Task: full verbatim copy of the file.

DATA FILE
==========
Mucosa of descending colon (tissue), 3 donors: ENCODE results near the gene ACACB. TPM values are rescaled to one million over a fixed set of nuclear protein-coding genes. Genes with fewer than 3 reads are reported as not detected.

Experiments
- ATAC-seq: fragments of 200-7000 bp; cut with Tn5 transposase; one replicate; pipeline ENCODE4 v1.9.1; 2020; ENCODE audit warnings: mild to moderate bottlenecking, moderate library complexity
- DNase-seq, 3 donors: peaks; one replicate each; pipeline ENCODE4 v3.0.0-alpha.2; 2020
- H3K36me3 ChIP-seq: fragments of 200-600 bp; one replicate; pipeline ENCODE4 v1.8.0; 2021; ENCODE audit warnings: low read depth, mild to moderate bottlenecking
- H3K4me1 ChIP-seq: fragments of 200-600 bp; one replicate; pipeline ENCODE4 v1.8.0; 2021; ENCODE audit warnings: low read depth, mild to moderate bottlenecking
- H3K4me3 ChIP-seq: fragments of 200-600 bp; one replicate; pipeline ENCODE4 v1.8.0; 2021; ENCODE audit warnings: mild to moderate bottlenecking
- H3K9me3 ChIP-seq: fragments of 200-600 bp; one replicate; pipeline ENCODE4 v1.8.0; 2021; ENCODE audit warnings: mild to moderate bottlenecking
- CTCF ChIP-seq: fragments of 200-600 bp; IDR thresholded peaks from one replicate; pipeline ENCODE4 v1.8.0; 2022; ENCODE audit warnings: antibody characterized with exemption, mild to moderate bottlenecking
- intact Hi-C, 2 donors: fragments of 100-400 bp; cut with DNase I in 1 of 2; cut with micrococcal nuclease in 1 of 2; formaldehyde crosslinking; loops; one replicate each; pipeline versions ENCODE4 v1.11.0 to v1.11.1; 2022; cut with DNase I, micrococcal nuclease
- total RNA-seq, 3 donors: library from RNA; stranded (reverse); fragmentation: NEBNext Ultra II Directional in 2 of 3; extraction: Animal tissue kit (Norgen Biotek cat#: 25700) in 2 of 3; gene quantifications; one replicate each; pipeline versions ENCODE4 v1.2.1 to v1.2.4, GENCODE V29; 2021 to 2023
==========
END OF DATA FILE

Mucosa of descending colon (tissue), 3 donors: ENCODE results near the gene ACACB. TPM values are rescaled to one million over a fixed set of nuclear protein-coding genes. Genes with fewer than 3 reads are reported as not detected.

Experiments
- ATAC-seq: fragments of 200-7000 bp; cut with Tn5 transposase; one replicate; pipeline ENCODE4 v1.9.1; 2020; ENCODE audit warnings: mild to moderate bottlenecking, moderate library complexity
- DNase-seq, 3 donors: peaks; one replicate each; pipeline ENCODE4 v3.0.0-alpha.2; 2020
- H3K36me3 ChIP-seq: fragments of 200-600 bp; one replicate; pipeline ENCODE4 v1.8.0; 2021; ENCODE audit warnings: low read depth, mild to moderate bottlenecking
- H3K4me1 ChIP-seq: fragments of 200-600 bp; one replicate; pipeline ENCODE4 v1.8.0; 2021; ENCODE audit warnings: low read depth, mild to moderate bottlenecking
- H3K4me3 ChIP-seq: fragments of 200-600 bp; one replicate; pipeline ENCODE4 v1.8.0; 2021; ENCODE audit warnings: mild to moderate bottlenecking
- H3K9me3 ChIP-seq: fragments of 200-600 bp; one replicate; pipeline ENCODE4 v1.8.0; 2021; ENCODE audit warnings: mild to moderate bottlenecking
- CTCF ChIP-seq: fragments of 200-600 bp; IDR thresholded peaks from one replicate; pipeline ENCODE4 v1.8.0; 2022; ENCODE audit warnings: antibody characterized with exemption, mild to moderate bottlenecking
- intact Hi-C, 2 donors: fragments of 100-400 bp; cut with DNase I in 1 of 2; cut with micrococcal nuclease in 1 of 2; formaldehyde crosslinking; loops; one replicate each; pipeline versions ENCODE4 v1.11.0 to v1.11.1; 2022; cut with DNase I, micrococcal nuclease
- total RNA-seq, 3 donors: library from RNA; stranded (reverse); fragmentation: NEBNext Ultra II Directional in 2 of 3; extraction: Animal tissue kit (Norgen Biotek cat#: 25700) in 2 of 3; gene quantifications; one replicate each; pipeline versions ENCODE4 v1.2.1 to v1.2.4, GENCODE V29; 2021 to 2023